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What will it take to make me feel better?
January 5, 2014 1:20 PM   Subscribe

After a particularly bad holiday season, I am feeling unhappy and dissatisfied with my life. I want things to change, but can't bring myself to actually do anything to help that change occur. This is a long one, so I apologize in advance...

Before this holiday season, I was already in a not-so-good place - my job has been very demanding and stressful, while requiring tedious work different from what I thought I'd be doing; my lack of a significant other has been frustrating (esp. given that I've never had one and am in my late twenties); and I've been feeling I made a mistake pursuing the graduate degree I earned (the only jobs in the field that interested me were those like the one I have now, and as noted above, that job has turned out to not be what I thought it'd be).

Then, in a one-two punch, I lost both my father and grandmother the week of Christmas (literally one died the day after the other; we found out while burying the first). While in one sense it was a good thing (they'd been ill for a while, and I had been helping provide care, going on a weekly basis to visit, etc.), I simply haven't been able to think of it as such - in fact, I'm just not thinking about because I don't want to (can't?) deal with it.

This has been my general M.O. with the problems in my life - I avoid them. I don't want to deal with negative things (events, emotions) so I mentally run away from them. This in turn means I don't do anything to fix things until I'm backed into a corner and have no choice (e.g. leave projects until the day before a deadline, avoid interacting with people I'm attracted to unless I absolutely have to, etc).

I've gone to therapy multiple times in my life, but it's ultimately of little practical use as it doesn't lead to change, likely because 1) It seems I'm pretty insightful on my own (so I know my flaws + why I have them) and 2) my knowledge doesn't change my desire to avoid negative things.

Right now, I just don't want to care - it would be easier to accept that life will simply be a certain way, and live with it - but the logical part of me recognizes that this is unhealthy. My desire to not care is so great, however, that it is restraining me from doing anything to change. Even writing this, I physically feel myself restraining the part of me that would start doing things differently (it feels like pressure on my chest).

I don't know what to do, or if there's even anything I can do to stop feeling this way. My logical side wants to do things to feel better, because I'm certainly not happy right now, but my emotional side wants to avoid so I don't feel any pain that change might bring. Honestly, I'm not even sure if I should be dealing with this right now given the two deaths that occurred.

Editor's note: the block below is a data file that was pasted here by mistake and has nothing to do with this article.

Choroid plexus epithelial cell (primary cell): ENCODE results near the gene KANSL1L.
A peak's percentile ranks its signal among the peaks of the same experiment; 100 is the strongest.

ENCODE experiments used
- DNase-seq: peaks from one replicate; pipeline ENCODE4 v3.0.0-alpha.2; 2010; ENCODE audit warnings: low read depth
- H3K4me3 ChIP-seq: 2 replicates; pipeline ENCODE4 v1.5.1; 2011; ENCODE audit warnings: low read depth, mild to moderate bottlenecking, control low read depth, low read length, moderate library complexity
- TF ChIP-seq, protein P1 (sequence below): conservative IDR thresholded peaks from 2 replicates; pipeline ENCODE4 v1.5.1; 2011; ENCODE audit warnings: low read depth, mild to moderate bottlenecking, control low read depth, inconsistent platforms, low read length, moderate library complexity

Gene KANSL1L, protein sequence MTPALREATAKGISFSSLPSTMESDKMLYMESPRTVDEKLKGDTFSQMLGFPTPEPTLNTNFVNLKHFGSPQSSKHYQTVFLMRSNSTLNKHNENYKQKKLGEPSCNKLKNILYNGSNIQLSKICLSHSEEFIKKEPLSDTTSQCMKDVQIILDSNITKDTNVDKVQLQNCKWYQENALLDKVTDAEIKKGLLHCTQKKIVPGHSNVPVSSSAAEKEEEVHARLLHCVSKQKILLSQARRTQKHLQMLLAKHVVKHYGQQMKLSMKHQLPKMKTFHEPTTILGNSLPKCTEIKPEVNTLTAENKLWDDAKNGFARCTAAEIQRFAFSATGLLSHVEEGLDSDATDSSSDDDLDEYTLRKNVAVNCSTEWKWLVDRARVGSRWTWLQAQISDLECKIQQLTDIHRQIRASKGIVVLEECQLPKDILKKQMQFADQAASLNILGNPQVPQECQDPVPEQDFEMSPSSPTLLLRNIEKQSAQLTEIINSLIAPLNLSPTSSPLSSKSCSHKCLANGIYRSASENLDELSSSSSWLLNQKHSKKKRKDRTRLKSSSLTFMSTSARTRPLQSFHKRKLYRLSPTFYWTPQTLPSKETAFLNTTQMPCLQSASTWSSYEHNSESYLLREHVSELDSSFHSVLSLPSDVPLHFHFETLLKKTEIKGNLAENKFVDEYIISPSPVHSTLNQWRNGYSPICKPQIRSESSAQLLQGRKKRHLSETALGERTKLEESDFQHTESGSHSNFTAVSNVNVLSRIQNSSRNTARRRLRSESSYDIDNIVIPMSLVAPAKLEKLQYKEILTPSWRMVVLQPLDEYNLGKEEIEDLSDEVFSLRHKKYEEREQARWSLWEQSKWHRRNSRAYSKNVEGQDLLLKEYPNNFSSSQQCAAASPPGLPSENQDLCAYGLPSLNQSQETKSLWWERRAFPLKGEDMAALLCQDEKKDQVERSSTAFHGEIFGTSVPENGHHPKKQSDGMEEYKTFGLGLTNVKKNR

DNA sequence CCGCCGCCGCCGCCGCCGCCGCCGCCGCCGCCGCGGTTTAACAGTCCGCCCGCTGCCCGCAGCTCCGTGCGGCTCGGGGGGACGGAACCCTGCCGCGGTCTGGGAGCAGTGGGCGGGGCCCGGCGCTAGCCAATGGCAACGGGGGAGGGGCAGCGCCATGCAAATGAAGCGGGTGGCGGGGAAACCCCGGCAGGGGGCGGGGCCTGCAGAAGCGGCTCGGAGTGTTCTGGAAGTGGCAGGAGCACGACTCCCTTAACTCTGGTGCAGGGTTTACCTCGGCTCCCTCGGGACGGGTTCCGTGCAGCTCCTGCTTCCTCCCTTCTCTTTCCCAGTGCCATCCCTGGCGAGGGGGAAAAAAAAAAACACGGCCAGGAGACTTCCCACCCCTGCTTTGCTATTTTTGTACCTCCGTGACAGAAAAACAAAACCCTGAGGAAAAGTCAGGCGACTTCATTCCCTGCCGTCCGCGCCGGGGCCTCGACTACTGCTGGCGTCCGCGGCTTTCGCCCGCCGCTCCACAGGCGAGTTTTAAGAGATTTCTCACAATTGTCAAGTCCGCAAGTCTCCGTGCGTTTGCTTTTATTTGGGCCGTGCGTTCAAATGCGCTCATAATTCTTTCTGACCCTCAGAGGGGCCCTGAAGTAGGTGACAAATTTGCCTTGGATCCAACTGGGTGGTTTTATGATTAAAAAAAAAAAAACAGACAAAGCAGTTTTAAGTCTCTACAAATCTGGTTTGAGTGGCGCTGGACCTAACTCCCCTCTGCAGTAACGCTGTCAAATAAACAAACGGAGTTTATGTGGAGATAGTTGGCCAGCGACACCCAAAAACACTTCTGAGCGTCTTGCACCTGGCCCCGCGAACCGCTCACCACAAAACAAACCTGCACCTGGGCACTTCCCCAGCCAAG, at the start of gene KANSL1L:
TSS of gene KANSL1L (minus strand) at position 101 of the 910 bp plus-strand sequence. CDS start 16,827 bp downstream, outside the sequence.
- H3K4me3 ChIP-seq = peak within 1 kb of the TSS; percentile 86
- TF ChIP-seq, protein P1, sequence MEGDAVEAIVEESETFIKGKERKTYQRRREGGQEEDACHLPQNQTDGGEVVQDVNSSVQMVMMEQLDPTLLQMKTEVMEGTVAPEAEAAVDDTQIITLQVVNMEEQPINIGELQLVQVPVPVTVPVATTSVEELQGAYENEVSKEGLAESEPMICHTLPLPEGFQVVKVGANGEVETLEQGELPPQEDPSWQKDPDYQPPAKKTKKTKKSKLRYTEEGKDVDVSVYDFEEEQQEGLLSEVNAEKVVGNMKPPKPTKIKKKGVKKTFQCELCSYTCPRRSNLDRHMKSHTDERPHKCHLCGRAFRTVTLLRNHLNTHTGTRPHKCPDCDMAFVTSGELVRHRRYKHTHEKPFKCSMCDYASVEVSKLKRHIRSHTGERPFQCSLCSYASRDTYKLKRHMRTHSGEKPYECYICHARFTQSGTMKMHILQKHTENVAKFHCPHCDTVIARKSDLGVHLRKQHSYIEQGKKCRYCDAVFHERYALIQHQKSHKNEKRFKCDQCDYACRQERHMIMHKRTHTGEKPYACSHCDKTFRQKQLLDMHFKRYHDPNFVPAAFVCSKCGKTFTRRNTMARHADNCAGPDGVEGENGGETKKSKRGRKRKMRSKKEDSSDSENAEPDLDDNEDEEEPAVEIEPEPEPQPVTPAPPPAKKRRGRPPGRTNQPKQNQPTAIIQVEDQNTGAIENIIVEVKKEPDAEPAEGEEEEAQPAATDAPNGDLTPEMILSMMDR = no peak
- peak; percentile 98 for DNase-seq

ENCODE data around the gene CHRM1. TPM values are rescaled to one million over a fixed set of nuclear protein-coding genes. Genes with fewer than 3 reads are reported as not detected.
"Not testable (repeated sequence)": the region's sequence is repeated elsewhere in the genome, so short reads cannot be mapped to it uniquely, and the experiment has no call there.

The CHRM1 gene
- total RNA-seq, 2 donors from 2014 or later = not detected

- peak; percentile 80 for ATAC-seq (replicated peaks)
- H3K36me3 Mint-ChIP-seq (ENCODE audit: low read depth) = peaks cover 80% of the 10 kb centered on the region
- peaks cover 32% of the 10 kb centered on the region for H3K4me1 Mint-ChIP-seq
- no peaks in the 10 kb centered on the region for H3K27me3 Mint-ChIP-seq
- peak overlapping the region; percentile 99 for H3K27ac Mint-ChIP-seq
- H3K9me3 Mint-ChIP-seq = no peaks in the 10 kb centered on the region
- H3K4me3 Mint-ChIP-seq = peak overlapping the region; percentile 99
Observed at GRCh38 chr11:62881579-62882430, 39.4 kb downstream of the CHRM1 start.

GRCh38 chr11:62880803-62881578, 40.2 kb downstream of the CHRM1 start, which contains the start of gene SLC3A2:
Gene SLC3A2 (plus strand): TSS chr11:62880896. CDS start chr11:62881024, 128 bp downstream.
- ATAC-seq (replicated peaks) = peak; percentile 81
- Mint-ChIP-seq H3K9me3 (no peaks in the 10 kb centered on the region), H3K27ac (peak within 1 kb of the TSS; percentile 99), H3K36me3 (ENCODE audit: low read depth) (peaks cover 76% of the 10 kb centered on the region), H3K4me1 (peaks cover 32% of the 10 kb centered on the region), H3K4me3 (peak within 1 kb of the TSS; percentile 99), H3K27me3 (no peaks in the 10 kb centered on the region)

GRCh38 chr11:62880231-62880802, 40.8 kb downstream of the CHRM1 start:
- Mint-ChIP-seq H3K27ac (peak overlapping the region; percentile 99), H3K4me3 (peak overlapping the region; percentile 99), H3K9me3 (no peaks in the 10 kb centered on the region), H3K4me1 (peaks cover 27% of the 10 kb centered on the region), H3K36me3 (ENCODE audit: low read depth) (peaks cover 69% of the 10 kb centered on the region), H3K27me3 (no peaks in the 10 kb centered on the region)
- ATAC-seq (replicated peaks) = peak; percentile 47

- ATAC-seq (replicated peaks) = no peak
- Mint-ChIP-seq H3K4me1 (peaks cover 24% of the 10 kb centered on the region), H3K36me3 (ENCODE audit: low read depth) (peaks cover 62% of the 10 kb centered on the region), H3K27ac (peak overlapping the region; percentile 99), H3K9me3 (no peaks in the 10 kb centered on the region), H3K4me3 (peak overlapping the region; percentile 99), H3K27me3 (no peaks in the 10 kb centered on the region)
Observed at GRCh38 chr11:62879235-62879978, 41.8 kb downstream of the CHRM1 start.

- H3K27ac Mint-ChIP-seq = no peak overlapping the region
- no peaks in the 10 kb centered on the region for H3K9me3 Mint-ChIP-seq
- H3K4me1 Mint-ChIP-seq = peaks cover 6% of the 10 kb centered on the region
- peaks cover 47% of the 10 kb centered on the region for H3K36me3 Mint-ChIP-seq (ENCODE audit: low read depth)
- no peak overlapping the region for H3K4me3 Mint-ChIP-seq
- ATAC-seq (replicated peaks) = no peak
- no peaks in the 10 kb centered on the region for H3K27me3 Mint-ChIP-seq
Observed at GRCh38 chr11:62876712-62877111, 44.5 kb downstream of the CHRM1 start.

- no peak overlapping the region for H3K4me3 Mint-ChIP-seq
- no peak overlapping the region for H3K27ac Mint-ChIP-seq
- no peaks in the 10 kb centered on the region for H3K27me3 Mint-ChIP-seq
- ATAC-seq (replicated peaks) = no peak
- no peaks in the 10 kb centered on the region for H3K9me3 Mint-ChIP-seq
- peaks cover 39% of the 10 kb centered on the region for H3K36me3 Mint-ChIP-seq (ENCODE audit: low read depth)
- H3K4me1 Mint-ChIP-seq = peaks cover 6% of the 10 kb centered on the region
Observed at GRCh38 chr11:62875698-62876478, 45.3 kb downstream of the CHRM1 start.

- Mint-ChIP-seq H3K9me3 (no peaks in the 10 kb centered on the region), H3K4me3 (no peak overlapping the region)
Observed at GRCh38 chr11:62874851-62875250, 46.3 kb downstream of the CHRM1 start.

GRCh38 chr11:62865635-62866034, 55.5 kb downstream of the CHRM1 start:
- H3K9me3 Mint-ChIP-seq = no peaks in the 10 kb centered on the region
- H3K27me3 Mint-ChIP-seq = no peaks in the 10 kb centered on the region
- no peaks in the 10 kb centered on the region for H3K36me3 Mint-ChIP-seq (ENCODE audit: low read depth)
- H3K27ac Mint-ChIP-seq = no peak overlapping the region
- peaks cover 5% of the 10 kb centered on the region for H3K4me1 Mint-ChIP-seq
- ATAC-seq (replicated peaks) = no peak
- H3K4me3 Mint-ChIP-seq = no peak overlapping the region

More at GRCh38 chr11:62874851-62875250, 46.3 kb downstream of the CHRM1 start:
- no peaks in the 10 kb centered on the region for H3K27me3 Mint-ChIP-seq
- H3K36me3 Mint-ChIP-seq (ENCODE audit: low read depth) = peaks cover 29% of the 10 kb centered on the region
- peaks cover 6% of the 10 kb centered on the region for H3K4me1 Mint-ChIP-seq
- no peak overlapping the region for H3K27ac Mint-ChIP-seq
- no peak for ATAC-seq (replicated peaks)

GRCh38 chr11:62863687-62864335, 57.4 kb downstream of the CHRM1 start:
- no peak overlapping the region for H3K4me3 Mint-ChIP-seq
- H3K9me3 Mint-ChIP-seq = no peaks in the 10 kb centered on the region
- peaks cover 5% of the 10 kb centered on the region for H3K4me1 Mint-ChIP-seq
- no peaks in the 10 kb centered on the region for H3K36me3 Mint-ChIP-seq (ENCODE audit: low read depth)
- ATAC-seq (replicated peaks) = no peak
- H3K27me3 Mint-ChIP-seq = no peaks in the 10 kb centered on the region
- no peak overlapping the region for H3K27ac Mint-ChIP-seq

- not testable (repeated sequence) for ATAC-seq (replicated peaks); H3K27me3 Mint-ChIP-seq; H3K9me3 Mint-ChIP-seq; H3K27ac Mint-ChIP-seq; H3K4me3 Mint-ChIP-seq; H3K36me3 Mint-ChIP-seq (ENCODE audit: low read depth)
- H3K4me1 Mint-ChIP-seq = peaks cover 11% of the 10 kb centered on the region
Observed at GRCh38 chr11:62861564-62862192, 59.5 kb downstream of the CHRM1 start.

I can't raise any of this with my family, as they're all suffering right now, and I can't bring it up with my few friends either - I don't like sharing these parts of myself, in part because I don't like causing others problems, and in part because it feels unsafe to put myself out there like that. This post feels like an exception as it is anonymous.

I still don't want to bring people down, but I feel like I need the help so...any advice would be appreciated. Thanks.
posted by anonymous to Human Relations (11 answers total) 14 users marked this as a favorite
 
You feel like therapy isn't of practical value because you're already self-aware. You have insight into your problems.

Therapy doesn't just highlight your flaws. It gives you tools with which to deal with them.

Give therapy another chance. At the very least, try grief counseling. You've gone through a lot in such a short time. You need to take care of yourself.

Meanwhile, and on top of that, if anonymous writing helps you feel better? Try an anonymous blog, tumblr, something.
posted by RainyJay at 2:08 PM on January 5 [2 favorites]


I'm sorry that you are going through such a tough time. Hugs.

Two things: first, have you tried cognitive behavioral therapy? It is a modality of treatment focused on addressing specific behavioral patterns, like your tendency to be avoidant. I highly recommend it. Here is a resource that can help you find a CBT provider in your area.

Second, this - I've gone to therapy multiple times in my life, but it's ultimately of little practical use as it doesn't lead to change, likely because 1) It seems I'm pretty insightful on my own (so I know my flaws + why I have them) and 2) my knowledge doesn't change my desire to avoid negative things. - used to describe me. I too have gone to therapy multiple times in my life, and while having an outlet did bring me some relief, I never experienced an "aha! this!" moment in a therapeutic session because most of the time I was merely using therapy as a sounding board for my own insights.

Until I finally found a therapist that truly matched me in a way that made me feel completely understood. (She had extensive background in my graduate-level field.) Nearly a year of sessions with her finally led me to a revelation that, once made, changed my life in a significant way.

Keep trying.
posted by sevensnowflakes at 2:11 PM on January 5 [6 favorites]


You have gone through, and are going through, an incredibly difficult time! It's going to be hard for a while, which may not seem like a comforting thought - but sometimes you simply have to say to yourself "the only way out is through" and then focus on the getting through it. Experiment with things to make yourself feel better. Try it all. Wallowing, writing, exercising, therapy, group therapy, art classes, whatever. Take stock of what helps and do more of that. Give yourself permission to stop doing the things that don't.